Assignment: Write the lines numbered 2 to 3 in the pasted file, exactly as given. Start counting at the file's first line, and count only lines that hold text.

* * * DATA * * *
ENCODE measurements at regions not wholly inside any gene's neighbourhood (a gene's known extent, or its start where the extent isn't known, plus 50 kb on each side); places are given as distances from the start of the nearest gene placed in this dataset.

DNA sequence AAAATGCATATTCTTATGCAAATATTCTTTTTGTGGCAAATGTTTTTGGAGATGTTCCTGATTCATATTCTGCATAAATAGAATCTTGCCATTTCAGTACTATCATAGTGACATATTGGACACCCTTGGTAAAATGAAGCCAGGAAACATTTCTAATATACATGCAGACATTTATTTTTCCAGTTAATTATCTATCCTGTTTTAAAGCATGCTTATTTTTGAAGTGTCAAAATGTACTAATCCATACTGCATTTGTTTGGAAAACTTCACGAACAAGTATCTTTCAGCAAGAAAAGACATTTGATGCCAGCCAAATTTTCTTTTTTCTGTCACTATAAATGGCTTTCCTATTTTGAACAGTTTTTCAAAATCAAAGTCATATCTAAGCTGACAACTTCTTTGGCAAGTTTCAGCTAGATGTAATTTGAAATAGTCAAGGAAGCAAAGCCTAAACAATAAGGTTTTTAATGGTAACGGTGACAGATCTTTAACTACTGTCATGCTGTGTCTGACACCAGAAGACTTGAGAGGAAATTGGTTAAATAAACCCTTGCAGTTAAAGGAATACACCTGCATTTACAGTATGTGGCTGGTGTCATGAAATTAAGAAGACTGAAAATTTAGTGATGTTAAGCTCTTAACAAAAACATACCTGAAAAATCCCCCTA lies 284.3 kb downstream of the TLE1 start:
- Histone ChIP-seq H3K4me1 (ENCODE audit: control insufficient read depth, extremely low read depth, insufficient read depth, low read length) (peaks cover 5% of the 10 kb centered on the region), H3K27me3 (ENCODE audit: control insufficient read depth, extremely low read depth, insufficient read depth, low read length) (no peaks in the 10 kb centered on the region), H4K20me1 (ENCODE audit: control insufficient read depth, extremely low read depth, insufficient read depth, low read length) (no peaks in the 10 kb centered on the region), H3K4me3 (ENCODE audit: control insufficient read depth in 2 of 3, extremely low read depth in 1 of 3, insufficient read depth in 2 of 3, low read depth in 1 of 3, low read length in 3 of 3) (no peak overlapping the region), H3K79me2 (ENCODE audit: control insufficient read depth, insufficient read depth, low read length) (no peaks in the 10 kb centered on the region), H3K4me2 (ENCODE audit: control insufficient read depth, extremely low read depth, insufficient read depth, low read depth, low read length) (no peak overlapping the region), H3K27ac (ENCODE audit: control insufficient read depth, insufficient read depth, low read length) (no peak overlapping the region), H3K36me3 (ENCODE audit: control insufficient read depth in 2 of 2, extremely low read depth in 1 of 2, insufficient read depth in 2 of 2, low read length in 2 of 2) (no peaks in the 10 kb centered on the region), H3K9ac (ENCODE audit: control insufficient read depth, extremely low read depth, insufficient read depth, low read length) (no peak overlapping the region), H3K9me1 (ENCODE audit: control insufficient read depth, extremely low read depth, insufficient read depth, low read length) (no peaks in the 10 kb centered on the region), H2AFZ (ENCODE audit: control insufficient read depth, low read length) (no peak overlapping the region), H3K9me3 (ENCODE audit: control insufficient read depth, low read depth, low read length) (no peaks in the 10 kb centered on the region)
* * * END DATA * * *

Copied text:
DNA sequence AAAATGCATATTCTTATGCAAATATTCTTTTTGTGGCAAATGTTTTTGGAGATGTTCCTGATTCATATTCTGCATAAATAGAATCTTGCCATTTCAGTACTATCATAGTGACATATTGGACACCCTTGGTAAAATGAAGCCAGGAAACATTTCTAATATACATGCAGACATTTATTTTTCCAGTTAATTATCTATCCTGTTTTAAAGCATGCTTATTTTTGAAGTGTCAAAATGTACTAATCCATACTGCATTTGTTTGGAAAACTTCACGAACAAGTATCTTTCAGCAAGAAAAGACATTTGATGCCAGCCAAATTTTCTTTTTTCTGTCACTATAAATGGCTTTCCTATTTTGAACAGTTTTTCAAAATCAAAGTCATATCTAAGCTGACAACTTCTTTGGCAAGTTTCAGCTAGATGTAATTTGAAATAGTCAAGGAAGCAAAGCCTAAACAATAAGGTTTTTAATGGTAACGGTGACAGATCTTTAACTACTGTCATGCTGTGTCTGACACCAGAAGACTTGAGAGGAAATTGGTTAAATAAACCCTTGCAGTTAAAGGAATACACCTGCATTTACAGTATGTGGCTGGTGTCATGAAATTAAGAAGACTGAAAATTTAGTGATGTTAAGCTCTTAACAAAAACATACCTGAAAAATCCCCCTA lies 284.3 kb downstream of the TLE1 start:
- Histone ChIP-seq H3K4me1 (ENCODE audit: control insufficient read depth, extremely low read depth, insufficient read depth, low read length) (peaks cover 5% of the 10 kb centered on the region), H3K27me3 (ENCODE audit: control insufficient read depth, extremely low read depth, insufficient read depth, low read length) (no peaks in the 10 kb centered on the region), H4K20me1 (ENCODE audit: control insufficient read depth, extremely low read depth, insufficient read depth, low read length) (no peaks in the 10 kb centered on the region), H3K4me3 (ENCODE audit: control insufficient read depth in 2 of 3, extremely low read depth in 1 of 3, insufficient read depth in 2 of 3, low read depth in 1 of 3, low read length in 3 of 3) (no peak overlapping the region), H3K79me2 (ENCODE audit: control insufficient read depth, insufficient read depth, low read length) (no peaks in the 10 kb centered on the region), H3K4me2 (ENCODE audit: control insufficient read depth, extremely low read depth, insufficient read depth, low read depth, low read length) (no peak overlapping the region), H3K27ac (ENCODE audit: control insufficient read depth, insufficient read depth, low read length) (no peak overlapping the region), H3K36me3 (ENCODE audit: control insufficient read depth in 2 of 2, extremely low read depth in 1 of 2, insufficient read depth in 2 of 2, low read length in 2 of 2) (no peaks in the 10 kb centered on the region), H3K9ac (ENCODE audit: control insufficient read depth, extremely low read depth, insufficient read depth, low read length) (no peak overlapping the region), H3K9me1 (ENCODE audit: control insufficient read depth, extremely low read depth, insufficient read depth, low read length) (no peaks in the 10 kb centered on the region), H2AFZ (ENCODE audit: control insufficient read depth, low read length) (no peak overlapping the region), H3K9me3 (ENCODE audit: control insufficient read depth, low read depth, low read length) (no peaks in the 10 kb centered on the region)